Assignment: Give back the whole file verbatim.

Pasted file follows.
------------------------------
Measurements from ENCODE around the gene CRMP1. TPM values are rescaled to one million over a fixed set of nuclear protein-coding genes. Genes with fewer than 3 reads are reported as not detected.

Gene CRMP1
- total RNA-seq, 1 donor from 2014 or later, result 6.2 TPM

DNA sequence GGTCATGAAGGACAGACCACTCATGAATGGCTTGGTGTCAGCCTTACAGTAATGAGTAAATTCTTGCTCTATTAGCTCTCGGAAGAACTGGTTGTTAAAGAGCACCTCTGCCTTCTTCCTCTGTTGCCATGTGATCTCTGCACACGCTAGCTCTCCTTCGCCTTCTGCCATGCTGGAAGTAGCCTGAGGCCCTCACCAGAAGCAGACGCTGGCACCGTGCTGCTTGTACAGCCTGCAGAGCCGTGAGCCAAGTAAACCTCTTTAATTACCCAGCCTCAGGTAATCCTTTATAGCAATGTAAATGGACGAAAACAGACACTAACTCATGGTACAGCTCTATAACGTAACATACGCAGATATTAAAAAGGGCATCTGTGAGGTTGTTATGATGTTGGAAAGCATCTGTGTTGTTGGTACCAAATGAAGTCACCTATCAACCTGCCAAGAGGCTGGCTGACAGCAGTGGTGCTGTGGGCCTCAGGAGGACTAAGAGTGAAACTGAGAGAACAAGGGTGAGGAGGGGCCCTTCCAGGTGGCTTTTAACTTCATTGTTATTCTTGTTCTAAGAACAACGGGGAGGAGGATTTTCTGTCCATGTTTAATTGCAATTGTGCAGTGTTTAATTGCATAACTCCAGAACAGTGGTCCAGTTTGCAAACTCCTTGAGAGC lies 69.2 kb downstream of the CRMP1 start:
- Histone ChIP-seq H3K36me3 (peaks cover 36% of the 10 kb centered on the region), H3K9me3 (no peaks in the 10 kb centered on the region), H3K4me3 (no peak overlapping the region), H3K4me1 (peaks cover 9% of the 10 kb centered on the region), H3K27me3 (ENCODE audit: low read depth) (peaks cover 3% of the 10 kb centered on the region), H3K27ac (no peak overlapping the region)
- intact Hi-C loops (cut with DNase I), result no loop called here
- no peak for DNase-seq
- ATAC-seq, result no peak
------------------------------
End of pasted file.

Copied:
Measurements from ENCODE around the gene CRMP1. TPM values are rescaled to one million over a fixed set of nuclear protein-coding genes. Genes with fewer than 3 reads are reported as not detected.

Gene CRMP1
- total RNA-seq, 1 donor from 2014 or later, result 6.2 TPM

DNA sequence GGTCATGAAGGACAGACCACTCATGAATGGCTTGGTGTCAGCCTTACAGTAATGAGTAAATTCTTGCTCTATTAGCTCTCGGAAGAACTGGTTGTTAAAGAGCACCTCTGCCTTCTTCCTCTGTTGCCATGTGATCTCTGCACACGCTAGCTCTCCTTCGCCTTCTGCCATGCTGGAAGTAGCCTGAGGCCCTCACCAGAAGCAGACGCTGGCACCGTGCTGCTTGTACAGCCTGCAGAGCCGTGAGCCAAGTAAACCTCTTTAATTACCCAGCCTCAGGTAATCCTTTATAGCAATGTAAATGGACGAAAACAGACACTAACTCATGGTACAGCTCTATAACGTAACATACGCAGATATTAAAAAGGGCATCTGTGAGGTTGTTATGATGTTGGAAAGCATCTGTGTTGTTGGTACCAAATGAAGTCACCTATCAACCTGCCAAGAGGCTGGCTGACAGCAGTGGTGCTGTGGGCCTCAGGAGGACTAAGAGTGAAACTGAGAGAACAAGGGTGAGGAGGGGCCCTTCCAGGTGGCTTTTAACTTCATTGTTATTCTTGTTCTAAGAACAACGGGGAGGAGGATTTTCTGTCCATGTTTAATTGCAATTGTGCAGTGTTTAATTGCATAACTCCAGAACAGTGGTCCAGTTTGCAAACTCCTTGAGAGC lies 69.2 kb downstream of the CRMP1 start:
- Histone ChIP-seq H3K36me3 (peaks cover 36% of the 10 kb centered on the region), H3K9me3 (no peaks in the 10 kb centered on the region), H3K4me3 (no peak overlapping the region), H3K4me1 (peaks cover 9% of the 10 kb centered on the region), H3K27me3 (ENCODE audit: low read depth) (peaks cover 3% of the 10 kb centered on the region), H3K27ac (no peak overlapping the region)
- intact Hi-C loops (cut with DNase I), result no loop called here
- no peak for DNase-seq
- ATAC-seq, result no peak